Non-action in yoga: the end of effort

Posted by on September 23, 2019 in Blog | Comments Off on Non-action in yoga: the end of effort

The word yoga comes from the sankrit root yug (or yuz/yuj), meaning to yoke or join together. It represents both the unifying process and the state of union. If we accept these terms, then yoga is only necessary at all because our current state is separation. If we did not have a sense of separation, or if we did not engage in the process of separation, we would have no need to actively engage in yoga.

But we do have a yearning for yoga. The presence of this yearning indicates that we recognise separateness and that we recognise how it limits our ability to authentically participate in the fullness of life.

Once we stop separating our selves, yoga is all that is left. It is a natural product of non-action.

We consciously choose to grow, outwards and inwards; to connect with each other and the world around us; to explore the world and express our selves... Each of these is a manifestation of our desire for yoga. But a desire for yoga is (and actions based on that desire are) not enough. With great honesty and humility, we must also admit to ourselves that while we are making conscious progress towards yoga, we take unconscious steps towards the opposite direction. With one hand, we are building yoga, yet the other is causing separation. Here, we restate the introduction of this article: the desire and actions of what we call yoga are only necessary because we are engaging in separation.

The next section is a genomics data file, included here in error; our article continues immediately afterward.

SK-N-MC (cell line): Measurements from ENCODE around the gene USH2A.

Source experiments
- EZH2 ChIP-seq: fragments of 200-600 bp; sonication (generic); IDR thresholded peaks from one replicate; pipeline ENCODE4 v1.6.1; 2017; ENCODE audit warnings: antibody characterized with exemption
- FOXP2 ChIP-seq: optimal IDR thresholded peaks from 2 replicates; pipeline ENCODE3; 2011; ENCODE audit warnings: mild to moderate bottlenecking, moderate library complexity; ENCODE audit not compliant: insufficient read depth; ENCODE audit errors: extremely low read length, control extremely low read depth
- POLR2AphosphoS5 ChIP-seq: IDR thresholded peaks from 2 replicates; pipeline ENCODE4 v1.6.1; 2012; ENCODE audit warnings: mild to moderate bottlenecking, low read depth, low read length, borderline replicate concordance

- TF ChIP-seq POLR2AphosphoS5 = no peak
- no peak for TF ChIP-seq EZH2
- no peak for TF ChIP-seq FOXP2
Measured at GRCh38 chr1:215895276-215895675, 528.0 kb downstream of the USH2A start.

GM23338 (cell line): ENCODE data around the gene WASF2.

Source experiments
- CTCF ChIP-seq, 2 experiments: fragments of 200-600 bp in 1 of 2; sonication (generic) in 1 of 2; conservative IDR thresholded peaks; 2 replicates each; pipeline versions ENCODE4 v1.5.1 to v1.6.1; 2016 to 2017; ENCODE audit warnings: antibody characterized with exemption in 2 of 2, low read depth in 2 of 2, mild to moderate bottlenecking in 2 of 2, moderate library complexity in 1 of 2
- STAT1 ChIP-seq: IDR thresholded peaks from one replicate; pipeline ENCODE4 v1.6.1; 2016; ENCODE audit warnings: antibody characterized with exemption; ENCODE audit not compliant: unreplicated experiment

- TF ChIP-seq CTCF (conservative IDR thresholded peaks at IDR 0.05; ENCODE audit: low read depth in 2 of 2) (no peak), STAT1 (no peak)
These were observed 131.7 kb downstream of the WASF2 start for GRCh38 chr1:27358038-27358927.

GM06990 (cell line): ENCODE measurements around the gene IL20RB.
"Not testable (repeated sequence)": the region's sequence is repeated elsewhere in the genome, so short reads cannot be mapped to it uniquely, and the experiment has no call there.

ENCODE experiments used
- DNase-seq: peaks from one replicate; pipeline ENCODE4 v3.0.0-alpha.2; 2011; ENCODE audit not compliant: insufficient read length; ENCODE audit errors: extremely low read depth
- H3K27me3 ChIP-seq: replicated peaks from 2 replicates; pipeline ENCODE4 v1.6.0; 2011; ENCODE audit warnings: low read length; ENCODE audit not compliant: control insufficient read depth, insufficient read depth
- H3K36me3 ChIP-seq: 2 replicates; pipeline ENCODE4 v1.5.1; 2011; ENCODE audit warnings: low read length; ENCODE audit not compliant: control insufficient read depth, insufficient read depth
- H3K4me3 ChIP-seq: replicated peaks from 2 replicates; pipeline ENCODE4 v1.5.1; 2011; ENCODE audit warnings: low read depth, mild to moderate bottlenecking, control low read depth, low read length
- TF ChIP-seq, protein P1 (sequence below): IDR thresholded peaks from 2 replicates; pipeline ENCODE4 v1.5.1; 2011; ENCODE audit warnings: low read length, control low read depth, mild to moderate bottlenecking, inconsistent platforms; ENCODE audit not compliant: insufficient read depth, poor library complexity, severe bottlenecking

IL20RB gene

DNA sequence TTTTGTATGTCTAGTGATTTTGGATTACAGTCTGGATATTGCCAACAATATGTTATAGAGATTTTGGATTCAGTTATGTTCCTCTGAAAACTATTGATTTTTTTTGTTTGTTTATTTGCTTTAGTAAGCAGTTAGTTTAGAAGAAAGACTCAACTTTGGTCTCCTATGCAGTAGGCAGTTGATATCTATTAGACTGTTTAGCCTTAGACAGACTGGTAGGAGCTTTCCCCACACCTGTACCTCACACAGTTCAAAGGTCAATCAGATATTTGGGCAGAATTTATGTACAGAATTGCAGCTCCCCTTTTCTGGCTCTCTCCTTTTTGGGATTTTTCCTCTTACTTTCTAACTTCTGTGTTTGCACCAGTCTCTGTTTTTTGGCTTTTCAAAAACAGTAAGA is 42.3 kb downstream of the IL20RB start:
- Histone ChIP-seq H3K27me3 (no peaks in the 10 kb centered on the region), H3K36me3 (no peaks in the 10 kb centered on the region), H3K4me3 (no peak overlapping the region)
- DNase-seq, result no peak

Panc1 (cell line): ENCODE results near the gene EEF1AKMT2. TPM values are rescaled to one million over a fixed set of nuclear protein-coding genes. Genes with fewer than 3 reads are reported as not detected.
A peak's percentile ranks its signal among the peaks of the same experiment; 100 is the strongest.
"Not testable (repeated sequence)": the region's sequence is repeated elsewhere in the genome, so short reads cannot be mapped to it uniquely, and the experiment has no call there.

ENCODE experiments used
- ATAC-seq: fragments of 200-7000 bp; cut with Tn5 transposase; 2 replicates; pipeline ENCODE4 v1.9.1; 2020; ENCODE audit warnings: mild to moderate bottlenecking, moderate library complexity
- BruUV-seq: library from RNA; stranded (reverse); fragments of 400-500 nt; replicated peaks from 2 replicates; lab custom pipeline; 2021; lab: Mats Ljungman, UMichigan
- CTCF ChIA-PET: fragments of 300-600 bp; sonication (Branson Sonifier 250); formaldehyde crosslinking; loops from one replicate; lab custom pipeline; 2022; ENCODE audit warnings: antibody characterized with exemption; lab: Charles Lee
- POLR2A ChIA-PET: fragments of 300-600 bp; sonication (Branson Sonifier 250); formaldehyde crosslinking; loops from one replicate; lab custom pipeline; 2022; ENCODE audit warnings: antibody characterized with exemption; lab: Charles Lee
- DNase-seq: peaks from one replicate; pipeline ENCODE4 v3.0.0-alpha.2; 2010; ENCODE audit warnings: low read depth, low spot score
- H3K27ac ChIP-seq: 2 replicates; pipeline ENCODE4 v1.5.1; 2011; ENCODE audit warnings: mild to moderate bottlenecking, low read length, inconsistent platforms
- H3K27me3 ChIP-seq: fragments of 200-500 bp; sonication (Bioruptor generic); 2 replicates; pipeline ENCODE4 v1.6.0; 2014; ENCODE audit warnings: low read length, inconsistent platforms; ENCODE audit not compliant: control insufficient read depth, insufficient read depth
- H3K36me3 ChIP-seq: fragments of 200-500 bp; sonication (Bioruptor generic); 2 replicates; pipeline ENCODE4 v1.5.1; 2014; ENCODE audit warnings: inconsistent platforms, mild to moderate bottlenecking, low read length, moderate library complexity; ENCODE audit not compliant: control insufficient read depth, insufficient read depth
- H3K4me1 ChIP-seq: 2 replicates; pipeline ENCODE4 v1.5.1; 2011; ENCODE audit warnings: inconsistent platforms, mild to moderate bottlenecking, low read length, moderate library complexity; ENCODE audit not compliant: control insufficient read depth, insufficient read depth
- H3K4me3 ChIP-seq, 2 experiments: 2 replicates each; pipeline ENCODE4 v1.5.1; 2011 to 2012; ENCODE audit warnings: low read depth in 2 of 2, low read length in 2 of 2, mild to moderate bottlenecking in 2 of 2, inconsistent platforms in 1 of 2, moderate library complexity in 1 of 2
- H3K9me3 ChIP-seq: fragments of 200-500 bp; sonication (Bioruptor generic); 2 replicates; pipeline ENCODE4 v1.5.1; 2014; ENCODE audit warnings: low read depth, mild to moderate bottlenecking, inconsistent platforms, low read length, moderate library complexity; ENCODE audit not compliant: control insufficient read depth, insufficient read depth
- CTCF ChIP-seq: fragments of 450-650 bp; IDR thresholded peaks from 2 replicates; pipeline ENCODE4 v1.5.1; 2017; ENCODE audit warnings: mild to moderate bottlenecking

The habit of separation from which we must break from began from our environment.

The nature of society and of humanity is to reinforce a sense of separation. We separate the time of day into morning, afternoon, evening, and bed time. We separate the outside and the inside with walls, windows, and doors. We separate each other into boy and girl, child and adult, local and foreigner.

Crucially, we also separate ourselves from the rest of the world. They are strong; I am weak. I am right; they are wrong. My truth. My path. This is all separation. When Patanjali introduces yoga as the control of the modifications of the mind (yogas citta vrtti nirodhah, YS 1.2), separation is a key modification of the mind which we must learn to cease if we are to abide in the true self.